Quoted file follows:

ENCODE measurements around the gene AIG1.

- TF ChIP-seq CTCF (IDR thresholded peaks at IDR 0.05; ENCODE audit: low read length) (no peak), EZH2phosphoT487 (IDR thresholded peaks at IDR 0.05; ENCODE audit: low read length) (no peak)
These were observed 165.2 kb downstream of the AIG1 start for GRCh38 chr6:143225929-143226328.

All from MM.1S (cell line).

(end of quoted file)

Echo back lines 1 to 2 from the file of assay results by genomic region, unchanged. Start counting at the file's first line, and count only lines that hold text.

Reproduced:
ENCODE measurements around the gene AIG1.

- TF ChIP-seq CTCF (IDR thresholded peaks at IDR 0.05; ENCODE audit: low read length) (no peak), EZH2phosphoT487 (IDR thresholded peaks at IDR 0.05; ENCODE audit: low read length) (no peak)